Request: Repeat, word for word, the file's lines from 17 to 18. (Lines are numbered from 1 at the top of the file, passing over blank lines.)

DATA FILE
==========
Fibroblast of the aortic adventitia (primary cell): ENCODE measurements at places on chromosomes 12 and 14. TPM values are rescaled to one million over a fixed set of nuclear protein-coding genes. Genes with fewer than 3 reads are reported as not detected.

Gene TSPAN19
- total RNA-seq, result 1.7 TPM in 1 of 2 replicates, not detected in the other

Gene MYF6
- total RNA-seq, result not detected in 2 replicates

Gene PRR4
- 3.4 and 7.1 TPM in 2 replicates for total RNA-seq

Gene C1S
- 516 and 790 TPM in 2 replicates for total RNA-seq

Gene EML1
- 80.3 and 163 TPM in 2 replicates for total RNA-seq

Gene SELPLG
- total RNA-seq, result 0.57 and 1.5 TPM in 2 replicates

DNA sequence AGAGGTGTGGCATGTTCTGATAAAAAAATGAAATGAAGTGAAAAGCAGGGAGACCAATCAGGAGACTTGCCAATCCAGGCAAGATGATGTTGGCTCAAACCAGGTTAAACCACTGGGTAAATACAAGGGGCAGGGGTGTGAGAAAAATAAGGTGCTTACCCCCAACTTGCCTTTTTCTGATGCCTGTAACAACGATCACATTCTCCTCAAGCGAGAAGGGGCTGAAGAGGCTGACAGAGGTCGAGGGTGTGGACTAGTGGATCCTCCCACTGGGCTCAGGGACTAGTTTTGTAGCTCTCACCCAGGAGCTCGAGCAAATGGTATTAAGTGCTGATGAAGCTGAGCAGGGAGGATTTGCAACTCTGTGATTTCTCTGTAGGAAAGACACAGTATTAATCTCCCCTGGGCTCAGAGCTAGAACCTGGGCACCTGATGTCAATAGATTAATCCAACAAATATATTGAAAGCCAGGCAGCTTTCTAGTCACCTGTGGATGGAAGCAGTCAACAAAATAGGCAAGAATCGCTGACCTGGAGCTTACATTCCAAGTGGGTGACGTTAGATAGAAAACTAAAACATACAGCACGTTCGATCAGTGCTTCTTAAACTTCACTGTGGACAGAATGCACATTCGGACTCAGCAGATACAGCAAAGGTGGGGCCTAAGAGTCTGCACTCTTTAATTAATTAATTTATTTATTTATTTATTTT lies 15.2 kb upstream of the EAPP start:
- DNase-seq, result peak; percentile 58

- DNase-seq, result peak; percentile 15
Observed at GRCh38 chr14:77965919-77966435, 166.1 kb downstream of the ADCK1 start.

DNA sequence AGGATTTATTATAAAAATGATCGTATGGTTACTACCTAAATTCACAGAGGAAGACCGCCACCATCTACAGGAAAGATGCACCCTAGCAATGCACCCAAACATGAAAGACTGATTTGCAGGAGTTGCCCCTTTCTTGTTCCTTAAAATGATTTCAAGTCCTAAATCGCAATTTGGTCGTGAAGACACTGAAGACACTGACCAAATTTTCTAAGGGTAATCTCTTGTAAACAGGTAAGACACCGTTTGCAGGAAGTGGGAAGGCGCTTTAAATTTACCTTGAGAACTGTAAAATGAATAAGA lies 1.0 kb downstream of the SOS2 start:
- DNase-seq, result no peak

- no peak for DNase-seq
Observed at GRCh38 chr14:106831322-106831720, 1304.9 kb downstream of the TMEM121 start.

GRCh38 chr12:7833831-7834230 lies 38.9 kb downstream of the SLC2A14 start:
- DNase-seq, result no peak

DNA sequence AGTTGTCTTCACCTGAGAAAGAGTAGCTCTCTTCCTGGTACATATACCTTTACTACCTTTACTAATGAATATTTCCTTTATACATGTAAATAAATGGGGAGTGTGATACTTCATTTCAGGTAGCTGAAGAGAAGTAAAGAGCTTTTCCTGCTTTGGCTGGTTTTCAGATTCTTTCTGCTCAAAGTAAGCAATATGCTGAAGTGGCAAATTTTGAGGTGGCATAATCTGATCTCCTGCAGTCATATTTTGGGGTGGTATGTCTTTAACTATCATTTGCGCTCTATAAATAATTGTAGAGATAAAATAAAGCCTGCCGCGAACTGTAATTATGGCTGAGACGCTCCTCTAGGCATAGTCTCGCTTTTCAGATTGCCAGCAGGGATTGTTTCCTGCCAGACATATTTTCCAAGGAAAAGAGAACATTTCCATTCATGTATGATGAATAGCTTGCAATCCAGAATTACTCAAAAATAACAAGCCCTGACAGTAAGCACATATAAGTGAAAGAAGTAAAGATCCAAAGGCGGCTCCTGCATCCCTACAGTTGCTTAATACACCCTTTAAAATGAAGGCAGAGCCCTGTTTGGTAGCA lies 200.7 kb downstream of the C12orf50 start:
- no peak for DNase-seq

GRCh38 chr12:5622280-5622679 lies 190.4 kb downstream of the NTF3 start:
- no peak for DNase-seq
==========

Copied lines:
Observed at GRCh38 chr14:77965919-77966435, 166.1 kb downstream of the ADCK1 start.

DNA sequence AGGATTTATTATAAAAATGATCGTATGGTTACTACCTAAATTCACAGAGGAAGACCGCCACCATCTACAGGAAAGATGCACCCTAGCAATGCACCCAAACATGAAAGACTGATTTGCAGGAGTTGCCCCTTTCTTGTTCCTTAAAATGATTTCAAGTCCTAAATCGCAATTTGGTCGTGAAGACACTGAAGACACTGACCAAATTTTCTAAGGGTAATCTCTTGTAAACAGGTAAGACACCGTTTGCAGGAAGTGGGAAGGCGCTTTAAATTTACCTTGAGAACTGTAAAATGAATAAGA lies 1.0 kb downstream of the SOS2 start: